The cobbler's children often have no shoes, as the adage goes. For the local instrumental quartet MotherFather, that proverb helps explain why its debut album took seven years to be released despite the fact that the group has almost unfettered access to a top-flight recording studio.
Bassist Brian Scheffer and guitarist Nelson Jones are co-owners of Firebrand Studio, where they record and engineer albums for a bevy of local and national bands including Skin Tags, Little Big Bangs and Smile Empty Soul. But owning a studio is as much a business as it is an artistic endeavor, so MotherFather's members had to wait while the studio's daily operations (and the demands of adulthood) took over.
"That was part of the insane timeline for this record. We started it a long time ago," says Scheffer, who is not a founding member of the band but took over bass duties a few years ago and assisted with recording throughout. "Those guys started playing in 2011 and we started laying the groundwork for the album in 2012. Nelson lived in L.A. for a while and everyone in the band but me has had multiple children, so we were hanging it up for a while."
Recently, however, the clouds parted and the quartet had time to finish the album, which was released in February. The self-titled debut is a pristine-sounding document of the band's post-rock inclinations, where Jones' and Eli Hindman's guitars duel in melodic and textural counterpoint through songs that can recall math-rock intricacies as easily as the swelling grandeur of Explosions in the Sky. Behind the guitars, Scheffer and drummer Tim Hardy lock in to corral the shifting tides of the songs.
Scheffer cites bands like Mogwai and Russian Circles as a commonality among the members, and as a recording engineer he personally holds Steve Albini's work, both as a producer and member of Shellac, in high esteem. Post-rock, for as dodgy as the term can be, is still the easiest way to describe the landscape-like compositions MotherFather creates.
"It's probably the best, most apt description," Scheffer says of post-rock. "I think because it is kind of a niche thing, embracing that has helped us find our way into some things we wouldn't have otherwise."
Like most genres, post-rock is a slippery one to nail down, but MotherFather's mix of traditional rock & roll instrumentation and tonality gets fine-tuned in this setting, especially with the absence of vocals. Dynamic shifts can feel seismic while structural movements are often glacial; everything feels heightened, dosed with drama and in search of some cosmic payoff.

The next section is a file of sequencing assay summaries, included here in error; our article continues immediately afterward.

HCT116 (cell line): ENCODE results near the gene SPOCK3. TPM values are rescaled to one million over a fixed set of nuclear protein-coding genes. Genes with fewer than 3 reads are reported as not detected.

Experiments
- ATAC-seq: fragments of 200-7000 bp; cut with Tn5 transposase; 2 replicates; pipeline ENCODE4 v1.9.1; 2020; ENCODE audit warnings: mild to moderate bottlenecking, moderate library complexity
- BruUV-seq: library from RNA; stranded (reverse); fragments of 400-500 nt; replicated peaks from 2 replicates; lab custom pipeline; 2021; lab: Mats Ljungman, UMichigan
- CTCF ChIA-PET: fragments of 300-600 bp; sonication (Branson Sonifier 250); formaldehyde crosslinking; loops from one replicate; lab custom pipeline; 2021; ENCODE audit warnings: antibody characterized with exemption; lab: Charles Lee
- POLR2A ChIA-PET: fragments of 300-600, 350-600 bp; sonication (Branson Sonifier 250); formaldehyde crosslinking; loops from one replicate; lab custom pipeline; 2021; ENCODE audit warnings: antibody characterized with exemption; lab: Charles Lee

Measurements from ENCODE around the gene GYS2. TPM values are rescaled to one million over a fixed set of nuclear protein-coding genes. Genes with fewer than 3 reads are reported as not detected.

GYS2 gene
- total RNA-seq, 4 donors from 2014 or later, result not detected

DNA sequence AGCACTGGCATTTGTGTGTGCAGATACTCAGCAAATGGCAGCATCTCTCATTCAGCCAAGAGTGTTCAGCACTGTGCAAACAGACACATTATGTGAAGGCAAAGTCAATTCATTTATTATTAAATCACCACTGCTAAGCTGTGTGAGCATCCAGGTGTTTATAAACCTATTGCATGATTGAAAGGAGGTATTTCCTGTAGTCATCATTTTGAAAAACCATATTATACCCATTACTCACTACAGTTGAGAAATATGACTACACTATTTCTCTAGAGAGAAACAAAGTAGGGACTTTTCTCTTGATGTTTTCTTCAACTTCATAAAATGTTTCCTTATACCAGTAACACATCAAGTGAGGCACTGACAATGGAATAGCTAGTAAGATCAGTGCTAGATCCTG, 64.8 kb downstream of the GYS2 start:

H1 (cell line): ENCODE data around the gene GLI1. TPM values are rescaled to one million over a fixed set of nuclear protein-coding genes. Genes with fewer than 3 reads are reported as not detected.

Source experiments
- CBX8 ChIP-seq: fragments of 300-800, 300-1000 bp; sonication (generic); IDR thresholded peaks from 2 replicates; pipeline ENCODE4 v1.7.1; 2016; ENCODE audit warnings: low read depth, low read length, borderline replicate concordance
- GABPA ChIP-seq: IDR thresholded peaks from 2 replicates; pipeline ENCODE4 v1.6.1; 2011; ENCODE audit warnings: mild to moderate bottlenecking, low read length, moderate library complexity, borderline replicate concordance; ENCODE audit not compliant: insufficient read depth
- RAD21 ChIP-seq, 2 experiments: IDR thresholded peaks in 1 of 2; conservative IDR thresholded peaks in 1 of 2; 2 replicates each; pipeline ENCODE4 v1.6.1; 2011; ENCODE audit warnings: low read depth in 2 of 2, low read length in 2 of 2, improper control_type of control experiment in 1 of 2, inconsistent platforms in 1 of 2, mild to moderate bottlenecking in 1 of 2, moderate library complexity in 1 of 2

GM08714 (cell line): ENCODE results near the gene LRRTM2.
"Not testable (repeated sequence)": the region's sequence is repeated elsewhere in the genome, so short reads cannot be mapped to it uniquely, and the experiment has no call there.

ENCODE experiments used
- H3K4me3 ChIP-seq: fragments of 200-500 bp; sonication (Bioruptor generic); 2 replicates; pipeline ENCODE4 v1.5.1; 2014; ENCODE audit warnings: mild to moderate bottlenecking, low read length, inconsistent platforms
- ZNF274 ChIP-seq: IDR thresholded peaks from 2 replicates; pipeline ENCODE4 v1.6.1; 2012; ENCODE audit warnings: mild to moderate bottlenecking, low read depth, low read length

"There's a lot more construction that has to go into something like this," Scheffer says. "A lot of the songs are pretty simple when you break it down; literally, one song on the record is the same chord progression from start to finish, but it's all the little nuance that we try to work on a lot. You end up playing it five different ways, or accenting something a different way with different dynamics."
Sometimes that repetition is the point, Scheffer says.
"The song 'Kingdom' on the record, that intro is very repetitive, but it's sort of a payoff for the build of the heavy part," he notes. "We intentionally want to lull people into a point where they look at their watch and say, 'When are we gonna get to the next part?' It's kind of the bait and switch."
On a song like "Creep," which closes out the record, the band spends nearly ten minutes on a circular chord progression, one that isn't particularly inventive or boundary-breaking in its voicing or construction. But over time the cumulative effect of the song's slow crescendo — dotted with the requisite rock moves of distortion and increasingly flurried drum fills and less typical accents, like a keening harmonica — takes on the form of a mantra.
"We are a pretty loud band, and I think sonics is important in a band like this too," Scheffer says. "That's something that we strive for; making sure that we're dialed in and finding the sounds that we like."
Of course, finding that right sound is a luxury you have when you own a studio and have access to closets full of gear. But as MotherFather prepares to play more local shows (including sets on Saturday, April 13, at Foam and Sunday, April 14, at the Firebird), Scheffer is glad to have the record out in the world after a long gestation.
"It's hard to be finished," he says. "Usually a project is finished when you run out of time or money. That contributes to the insane timeline: When we're in here with no deadline and no pressure to finish anything, it's easier to want to keep tinkering away."